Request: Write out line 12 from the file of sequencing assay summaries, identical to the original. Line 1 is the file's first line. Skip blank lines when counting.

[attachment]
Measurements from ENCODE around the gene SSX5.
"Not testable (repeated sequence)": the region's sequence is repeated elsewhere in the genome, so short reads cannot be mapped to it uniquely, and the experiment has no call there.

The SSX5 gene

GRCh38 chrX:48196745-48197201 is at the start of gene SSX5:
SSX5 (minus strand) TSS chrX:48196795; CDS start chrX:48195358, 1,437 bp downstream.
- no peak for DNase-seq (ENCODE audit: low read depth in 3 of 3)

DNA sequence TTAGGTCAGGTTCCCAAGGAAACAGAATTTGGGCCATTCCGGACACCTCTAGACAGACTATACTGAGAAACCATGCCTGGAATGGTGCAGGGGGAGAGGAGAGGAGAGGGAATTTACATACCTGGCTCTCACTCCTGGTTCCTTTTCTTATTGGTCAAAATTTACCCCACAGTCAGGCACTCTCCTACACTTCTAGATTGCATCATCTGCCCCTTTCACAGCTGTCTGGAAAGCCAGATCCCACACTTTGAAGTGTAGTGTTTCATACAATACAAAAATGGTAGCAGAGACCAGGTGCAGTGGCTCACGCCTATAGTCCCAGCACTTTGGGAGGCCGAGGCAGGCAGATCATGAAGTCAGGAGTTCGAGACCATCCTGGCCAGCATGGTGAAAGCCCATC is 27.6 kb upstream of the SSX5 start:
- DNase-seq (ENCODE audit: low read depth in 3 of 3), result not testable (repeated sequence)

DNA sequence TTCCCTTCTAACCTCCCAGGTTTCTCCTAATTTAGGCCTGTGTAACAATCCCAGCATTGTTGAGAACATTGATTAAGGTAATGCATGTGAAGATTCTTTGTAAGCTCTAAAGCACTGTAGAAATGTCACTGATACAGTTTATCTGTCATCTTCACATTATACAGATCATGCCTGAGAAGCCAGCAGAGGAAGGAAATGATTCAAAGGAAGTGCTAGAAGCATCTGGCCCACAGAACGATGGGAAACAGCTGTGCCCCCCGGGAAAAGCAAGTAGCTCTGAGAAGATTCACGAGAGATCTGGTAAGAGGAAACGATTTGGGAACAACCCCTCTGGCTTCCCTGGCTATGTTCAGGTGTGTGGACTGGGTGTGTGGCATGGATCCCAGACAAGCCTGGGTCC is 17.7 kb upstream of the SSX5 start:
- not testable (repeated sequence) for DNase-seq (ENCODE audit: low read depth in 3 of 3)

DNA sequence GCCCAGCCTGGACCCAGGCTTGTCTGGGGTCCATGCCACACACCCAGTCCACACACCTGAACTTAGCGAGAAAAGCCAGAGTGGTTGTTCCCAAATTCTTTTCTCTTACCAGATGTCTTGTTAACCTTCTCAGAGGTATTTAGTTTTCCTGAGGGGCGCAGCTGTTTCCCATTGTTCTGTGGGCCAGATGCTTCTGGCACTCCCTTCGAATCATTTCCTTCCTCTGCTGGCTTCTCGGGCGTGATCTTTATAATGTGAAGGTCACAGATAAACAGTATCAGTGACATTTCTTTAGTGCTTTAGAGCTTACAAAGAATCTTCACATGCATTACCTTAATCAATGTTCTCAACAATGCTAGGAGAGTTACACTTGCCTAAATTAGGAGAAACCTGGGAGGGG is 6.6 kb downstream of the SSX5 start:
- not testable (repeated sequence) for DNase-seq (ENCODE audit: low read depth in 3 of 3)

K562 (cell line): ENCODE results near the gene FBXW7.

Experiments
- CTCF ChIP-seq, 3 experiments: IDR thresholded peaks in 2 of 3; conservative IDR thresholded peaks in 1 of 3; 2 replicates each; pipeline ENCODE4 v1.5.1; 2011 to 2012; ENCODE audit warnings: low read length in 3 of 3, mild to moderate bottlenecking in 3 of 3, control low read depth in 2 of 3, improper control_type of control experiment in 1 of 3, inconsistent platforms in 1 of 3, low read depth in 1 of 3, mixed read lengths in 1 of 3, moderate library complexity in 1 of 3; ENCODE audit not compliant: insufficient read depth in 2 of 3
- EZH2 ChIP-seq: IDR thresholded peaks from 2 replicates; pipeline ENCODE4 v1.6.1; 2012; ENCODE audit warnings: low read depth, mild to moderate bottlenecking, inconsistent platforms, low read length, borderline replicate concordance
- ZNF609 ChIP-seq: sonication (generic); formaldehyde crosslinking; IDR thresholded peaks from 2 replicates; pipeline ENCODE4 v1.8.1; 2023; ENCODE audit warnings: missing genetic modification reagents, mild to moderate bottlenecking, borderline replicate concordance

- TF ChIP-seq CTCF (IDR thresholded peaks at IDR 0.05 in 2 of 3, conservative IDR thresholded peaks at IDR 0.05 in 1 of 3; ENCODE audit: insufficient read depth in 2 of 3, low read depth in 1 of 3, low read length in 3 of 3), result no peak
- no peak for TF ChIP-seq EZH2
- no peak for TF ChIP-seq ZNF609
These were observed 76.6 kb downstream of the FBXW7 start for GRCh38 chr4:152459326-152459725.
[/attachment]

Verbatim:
- not testable (repeated sequence) for DNase-seq (ENCODE audit: low read depth in 3 of 3)